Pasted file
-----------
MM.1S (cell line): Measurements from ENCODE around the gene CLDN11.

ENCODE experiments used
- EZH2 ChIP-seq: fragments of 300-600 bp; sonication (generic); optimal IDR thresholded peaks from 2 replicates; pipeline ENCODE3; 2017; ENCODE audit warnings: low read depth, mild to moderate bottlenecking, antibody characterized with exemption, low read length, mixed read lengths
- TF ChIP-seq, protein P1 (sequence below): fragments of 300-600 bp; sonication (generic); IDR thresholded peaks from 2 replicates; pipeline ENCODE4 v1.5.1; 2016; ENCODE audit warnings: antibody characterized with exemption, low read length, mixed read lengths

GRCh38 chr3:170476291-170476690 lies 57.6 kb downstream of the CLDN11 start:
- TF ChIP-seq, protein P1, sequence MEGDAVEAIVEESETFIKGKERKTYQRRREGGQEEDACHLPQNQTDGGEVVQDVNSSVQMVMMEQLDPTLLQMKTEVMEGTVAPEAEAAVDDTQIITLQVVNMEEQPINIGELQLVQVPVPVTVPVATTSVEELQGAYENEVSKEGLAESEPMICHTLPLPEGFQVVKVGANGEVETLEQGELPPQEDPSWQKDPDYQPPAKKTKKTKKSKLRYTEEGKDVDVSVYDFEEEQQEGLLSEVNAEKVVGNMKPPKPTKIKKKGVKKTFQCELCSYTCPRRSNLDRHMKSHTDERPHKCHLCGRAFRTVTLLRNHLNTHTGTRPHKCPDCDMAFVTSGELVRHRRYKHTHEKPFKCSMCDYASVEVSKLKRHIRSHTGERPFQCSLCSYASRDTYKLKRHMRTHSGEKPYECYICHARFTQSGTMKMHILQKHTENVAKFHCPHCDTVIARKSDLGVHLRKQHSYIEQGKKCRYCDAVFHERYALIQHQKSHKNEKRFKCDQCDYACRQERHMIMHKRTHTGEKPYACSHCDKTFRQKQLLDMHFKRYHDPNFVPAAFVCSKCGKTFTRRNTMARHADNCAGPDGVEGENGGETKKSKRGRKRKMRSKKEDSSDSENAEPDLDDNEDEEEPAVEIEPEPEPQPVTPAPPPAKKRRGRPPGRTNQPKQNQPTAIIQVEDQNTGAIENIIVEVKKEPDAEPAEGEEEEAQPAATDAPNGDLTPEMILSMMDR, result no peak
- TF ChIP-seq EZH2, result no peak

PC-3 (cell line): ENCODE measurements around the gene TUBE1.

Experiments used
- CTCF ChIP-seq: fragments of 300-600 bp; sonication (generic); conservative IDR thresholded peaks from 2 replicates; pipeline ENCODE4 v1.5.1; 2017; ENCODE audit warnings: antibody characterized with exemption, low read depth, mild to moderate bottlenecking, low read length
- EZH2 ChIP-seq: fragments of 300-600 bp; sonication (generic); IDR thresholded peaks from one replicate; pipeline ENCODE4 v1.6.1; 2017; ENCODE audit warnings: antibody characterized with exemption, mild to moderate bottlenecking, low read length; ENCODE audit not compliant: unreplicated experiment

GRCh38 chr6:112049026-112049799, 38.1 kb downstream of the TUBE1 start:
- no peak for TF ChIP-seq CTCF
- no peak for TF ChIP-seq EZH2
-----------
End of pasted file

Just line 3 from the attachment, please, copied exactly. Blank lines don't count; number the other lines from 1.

- EZH2 ChIP-seq: fragments of 300-600 bp; sonication (generic); optimal IDR thresholded peaks from 2 replicates; pipeline ENCODE3; 2017; ENCODE audit warnings: low read depth, mild to moderate bottlenecking, antibody characterized with exemption, low read length, mixed read lengths